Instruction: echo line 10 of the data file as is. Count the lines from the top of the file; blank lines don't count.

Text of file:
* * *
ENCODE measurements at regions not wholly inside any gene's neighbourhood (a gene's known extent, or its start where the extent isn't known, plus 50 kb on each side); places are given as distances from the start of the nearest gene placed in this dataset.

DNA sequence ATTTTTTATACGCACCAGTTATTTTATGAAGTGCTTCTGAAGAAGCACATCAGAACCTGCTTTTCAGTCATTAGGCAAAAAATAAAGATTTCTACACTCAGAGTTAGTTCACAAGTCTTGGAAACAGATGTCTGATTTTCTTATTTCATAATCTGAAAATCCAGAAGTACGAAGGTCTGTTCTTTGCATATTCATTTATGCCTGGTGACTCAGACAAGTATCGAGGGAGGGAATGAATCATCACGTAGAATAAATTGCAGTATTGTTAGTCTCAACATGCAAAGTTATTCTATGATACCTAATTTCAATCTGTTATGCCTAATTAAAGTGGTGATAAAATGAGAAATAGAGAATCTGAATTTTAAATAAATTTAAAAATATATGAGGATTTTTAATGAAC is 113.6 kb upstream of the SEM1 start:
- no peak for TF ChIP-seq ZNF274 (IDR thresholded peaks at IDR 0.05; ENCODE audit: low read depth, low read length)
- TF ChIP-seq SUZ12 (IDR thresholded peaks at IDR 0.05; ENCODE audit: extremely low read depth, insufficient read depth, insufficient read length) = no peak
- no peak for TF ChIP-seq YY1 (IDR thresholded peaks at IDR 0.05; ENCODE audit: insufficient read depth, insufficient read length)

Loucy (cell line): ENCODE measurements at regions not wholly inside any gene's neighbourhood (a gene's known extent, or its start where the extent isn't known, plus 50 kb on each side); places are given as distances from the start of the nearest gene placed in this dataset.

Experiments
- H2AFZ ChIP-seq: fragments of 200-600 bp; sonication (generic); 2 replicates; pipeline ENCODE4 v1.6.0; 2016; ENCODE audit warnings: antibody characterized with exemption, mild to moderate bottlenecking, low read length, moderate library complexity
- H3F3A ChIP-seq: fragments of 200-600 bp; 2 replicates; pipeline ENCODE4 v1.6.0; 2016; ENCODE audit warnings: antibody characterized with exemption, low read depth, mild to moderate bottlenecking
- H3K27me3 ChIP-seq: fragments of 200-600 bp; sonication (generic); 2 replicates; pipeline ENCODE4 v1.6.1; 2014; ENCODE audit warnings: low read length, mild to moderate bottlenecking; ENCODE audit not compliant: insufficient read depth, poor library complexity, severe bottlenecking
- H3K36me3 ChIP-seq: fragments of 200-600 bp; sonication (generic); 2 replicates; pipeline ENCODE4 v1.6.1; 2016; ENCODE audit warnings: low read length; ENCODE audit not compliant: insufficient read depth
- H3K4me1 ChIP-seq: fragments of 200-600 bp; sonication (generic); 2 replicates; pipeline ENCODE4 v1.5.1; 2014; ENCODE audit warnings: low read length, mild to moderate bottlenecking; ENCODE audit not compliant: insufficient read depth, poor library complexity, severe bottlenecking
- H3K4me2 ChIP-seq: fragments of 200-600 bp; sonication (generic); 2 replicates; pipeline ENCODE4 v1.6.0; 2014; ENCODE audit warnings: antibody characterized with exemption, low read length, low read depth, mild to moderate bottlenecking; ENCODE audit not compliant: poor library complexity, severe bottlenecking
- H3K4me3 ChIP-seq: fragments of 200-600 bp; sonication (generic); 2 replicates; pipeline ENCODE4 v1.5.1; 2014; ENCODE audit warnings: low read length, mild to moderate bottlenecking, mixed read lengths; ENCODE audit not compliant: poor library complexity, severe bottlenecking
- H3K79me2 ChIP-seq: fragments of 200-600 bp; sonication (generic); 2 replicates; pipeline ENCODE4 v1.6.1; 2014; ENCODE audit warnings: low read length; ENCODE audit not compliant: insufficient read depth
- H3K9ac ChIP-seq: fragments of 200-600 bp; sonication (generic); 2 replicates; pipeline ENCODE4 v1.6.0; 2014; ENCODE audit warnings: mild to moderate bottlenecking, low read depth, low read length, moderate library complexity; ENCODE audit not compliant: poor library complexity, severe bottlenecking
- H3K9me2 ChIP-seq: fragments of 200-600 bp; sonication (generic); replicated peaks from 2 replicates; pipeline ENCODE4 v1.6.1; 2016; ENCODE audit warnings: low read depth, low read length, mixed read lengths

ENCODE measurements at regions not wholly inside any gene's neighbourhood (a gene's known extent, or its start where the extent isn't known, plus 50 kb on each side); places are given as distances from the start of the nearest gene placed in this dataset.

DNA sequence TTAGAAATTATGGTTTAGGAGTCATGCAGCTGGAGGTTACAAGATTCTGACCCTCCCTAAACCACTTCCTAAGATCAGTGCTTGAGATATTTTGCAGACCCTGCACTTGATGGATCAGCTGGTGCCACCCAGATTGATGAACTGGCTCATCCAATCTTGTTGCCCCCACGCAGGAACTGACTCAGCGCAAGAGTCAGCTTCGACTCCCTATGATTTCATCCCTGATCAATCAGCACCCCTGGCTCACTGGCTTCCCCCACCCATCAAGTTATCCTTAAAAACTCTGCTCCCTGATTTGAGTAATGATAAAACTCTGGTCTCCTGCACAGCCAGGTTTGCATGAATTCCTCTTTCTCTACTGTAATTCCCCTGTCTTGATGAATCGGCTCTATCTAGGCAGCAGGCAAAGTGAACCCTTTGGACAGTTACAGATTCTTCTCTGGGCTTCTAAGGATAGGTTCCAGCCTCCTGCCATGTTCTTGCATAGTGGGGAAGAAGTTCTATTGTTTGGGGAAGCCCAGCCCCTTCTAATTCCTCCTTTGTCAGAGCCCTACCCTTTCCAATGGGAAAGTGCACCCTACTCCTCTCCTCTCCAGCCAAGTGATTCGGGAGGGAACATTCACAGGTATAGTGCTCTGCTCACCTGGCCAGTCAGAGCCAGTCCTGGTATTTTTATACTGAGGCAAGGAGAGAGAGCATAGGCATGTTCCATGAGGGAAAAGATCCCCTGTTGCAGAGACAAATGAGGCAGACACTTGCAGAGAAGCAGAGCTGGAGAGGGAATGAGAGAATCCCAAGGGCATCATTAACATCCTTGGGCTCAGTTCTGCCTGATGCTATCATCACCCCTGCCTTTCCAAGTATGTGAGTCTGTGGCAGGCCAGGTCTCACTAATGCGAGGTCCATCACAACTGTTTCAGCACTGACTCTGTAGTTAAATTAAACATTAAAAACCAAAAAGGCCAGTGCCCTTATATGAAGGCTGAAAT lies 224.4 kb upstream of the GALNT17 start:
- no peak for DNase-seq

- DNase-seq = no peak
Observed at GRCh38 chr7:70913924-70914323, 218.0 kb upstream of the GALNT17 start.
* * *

- H3K27me3 ChIP-seq: fragments of 200-600 bp; sonication (generic); 2 replicates; pipeline ENCODE4 v1.6.1; 2014; ENCODE audit warnings: low read length, mild to moderate bottlenecking; ENCODE audit not compliant: insufficient read depth, poor library complexity, severe bottlenecking